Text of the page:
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Privacy activists staged ‘sunset vigils’ as a death watch for Patriot Act spying
A little wordplay to go with the impending surveillance showdown.
Privacy advocates enjoyed a little wordplay and hope Thursday night as they celebrated the likely expiration of key provisions of the controversial USA Patriot Act.
They called it a “sunset vigil,” both because it was held at sunset and because Section 215 of the Patriot Act—along with two less prominent provisions—will sunset, or expire, at midnight on June 1, unless the Senate passes a bill that the House already passed before leaving town.
Section 215 is most famous as the authority that the National Security Agency (NSA) has used to collect bulk records of Americans’ phone calls. The bulk-records collection program was the first piece of the U.S. surveillance state exposed by NSA whistleblower Edward Snowden’s cache of leaked documents.
Whether Section 215 is renewed may end up being a moot point, as a federal appeals court ruled earlier this month that the bulk-records collection program was illegal. Anticipating that either Section 215 will sunset or a reform bill will ban the bulk collection, the Justice Department instructed the NSA to begin winding down the program on Friday.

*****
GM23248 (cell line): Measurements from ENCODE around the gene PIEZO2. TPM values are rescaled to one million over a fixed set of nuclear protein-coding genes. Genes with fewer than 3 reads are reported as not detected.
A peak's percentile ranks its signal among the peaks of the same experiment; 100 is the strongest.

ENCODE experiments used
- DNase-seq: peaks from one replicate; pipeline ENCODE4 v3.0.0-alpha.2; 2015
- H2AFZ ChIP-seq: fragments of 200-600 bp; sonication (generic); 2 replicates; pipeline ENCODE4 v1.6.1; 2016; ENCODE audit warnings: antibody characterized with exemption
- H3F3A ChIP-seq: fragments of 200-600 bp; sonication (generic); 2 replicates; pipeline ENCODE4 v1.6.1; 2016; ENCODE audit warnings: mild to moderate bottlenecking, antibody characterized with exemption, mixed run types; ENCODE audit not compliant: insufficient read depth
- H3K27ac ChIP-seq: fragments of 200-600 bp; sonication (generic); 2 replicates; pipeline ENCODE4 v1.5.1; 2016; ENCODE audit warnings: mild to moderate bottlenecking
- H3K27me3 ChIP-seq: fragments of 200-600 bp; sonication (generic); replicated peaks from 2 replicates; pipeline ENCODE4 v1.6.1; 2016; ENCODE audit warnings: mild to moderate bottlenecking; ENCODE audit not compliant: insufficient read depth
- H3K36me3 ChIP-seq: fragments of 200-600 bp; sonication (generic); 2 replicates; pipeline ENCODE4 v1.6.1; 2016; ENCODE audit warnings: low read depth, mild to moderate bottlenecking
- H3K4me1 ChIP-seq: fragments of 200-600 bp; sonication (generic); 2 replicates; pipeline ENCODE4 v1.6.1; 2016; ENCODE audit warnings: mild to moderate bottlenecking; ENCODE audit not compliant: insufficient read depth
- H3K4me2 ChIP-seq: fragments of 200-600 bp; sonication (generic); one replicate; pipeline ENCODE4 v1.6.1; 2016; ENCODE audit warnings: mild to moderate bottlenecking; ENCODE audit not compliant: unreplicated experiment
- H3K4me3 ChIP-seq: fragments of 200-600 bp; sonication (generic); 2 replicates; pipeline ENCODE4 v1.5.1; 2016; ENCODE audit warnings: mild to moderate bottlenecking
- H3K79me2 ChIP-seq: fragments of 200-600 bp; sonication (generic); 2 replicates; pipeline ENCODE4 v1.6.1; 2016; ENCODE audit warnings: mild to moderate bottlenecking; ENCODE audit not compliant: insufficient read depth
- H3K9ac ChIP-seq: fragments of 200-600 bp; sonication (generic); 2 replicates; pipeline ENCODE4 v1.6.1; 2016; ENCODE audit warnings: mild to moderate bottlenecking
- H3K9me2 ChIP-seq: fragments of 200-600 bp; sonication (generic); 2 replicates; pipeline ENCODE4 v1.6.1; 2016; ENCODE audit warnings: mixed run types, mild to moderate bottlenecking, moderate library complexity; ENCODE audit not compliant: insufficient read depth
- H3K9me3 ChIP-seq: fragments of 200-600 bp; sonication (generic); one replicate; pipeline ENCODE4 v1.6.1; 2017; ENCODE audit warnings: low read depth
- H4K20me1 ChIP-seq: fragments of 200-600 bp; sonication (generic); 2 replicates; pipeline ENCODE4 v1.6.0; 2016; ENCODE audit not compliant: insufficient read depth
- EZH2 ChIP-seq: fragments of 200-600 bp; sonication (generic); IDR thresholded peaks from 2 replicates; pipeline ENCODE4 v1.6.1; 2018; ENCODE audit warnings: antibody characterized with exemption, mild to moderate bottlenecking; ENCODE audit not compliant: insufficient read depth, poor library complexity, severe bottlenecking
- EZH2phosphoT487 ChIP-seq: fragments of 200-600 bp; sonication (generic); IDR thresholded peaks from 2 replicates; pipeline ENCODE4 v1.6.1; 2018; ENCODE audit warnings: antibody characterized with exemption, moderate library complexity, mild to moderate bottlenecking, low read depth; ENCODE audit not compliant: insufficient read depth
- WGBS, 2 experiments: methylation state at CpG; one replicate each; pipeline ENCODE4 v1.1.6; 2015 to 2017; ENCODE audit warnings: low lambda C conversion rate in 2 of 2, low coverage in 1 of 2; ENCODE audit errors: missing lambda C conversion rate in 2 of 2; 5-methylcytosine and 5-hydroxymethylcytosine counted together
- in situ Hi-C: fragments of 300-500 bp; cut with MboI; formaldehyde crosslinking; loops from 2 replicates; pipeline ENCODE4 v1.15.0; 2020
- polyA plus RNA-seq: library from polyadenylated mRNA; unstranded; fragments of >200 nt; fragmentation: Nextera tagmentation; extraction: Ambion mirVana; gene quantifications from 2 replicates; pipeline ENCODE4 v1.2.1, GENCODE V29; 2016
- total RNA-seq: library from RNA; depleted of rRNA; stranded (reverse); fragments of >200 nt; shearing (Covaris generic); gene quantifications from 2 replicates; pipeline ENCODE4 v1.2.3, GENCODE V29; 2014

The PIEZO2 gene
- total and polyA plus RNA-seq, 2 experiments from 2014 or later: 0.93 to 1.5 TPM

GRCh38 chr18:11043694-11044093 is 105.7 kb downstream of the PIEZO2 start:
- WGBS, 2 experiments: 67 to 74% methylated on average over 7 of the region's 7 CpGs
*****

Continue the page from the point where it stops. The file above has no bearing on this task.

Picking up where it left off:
The sunset vigils, organized by Internet-freedom groups like Fight For the Future and Free Press, appeared outside senators’ offices in numerous cities, including Boston, Mass.; Chicago, Ill.; Los Angeles, Calif.; Minneapolis, Minn; New York, N.Y.; and Washington, D.C.
“The crowds that gathered at sunset today are only the beginning,” FFTF campaign director Evan Greer said in a press release. “It’s time we come together and let the sun go down on this dark age of government surveillance.”
Photo via Imgur/vanFFTF
A former senior politics reporter for the Daily Dot, Kevin Collier focuses on privacy, cybersecurity, and issues of importance to the open internet. Since leaving the Daily Dot in March 2016, he has served as a reporter for Vocativ and a cybersecurity correspondent for BuzzFeed.